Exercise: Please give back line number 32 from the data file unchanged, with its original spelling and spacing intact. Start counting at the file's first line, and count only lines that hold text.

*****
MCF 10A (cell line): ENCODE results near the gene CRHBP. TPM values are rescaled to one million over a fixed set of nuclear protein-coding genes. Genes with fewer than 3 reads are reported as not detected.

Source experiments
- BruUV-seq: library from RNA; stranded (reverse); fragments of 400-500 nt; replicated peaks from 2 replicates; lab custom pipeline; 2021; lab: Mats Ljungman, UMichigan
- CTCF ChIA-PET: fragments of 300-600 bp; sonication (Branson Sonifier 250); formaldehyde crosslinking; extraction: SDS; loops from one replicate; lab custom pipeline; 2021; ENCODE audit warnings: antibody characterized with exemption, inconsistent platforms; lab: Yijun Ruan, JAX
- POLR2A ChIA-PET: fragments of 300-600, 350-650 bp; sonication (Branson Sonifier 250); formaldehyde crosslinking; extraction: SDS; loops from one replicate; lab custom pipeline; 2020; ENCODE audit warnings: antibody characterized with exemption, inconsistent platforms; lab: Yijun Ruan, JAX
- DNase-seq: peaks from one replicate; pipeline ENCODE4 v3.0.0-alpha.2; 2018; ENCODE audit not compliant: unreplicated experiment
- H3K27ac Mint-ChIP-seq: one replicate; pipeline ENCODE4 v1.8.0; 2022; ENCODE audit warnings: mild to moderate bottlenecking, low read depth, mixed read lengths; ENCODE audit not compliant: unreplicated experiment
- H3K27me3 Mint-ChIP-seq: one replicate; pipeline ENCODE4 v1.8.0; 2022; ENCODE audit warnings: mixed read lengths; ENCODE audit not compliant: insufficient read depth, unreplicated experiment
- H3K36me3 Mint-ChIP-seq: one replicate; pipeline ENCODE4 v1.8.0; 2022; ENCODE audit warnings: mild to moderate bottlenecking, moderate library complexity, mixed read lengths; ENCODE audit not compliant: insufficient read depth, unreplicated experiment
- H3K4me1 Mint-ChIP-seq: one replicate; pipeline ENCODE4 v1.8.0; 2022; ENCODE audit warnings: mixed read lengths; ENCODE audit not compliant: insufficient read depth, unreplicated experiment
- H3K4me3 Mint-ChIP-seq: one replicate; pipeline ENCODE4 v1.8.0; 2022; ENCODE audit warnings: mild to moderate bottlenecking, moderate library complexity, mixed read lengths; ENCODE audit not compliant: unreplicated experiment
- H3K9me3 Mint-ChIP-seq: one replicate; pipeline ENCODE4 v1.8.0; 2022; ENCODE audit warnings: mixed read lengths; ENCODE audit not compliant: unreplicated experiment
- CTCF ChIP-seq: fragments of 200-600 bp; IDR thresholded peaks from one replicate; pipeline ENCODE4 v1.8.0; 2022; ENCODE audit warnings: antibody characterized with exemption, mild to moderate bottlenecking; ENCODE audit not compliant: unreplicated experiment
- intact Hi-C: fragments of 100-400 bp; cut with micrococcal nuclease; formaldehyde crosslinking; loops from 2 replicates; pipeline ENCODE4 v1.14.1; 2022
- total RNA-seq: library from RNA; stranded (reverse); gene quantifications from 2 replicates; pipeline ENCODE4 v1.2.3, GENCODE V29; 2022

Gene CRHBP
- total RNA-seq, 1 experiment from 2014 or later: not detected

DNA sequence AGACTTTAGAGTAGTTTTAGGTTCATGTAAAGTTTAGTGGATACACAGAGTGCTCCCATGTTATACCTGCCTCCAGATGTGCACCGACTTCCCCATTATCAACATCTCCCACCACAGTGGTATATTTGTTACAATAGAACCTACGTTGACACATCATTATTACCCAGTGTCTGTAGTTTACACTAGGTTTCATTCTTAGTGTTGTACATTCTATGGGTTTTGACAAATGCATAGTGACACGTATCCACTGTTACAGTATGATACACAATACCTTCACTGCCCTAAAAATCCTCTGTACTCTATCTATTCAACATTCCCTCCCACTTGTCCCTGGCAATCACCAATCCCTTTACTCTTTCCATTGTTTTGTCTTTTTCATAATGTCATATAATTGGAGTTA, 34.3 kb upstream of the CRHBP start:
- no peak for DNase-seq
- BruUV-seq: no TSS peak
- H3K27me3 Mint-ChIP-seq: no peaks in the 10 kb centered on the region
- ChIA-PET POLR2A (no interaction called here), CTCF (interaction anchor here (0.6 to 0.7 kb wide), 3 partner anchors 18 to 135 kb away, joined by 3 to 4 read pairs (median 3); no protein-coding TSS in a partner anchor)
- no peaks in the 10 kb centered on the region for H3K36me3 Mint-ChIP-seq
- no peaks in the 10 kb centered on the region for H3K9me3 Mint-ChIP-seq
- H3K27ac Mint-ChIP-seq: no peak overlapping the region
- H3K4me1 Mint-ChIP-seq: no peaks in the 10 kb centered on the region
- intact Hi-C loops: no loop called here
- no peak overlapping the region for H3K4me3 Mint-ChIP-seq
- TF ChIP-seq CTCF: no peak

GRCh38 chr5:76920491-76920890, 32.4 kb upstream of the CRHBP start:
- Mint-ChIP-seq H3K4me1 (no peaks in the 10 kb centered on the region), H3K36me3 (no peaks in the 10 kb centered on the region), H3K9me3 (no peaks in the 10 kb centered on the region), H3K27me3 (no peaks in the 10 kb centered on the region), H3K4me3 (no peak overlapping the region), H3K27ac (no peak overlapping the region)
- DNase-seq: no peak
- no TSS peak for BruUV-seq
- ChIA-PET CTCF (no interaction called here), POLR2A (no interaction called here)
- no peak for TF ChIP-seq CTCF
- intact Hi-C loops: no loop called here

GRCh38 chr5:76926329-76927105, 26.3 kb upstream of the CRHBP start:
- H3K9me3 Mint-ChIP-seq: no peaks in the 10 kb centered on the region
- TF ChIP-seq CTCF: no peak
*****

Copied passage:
- DNase-seq: no peak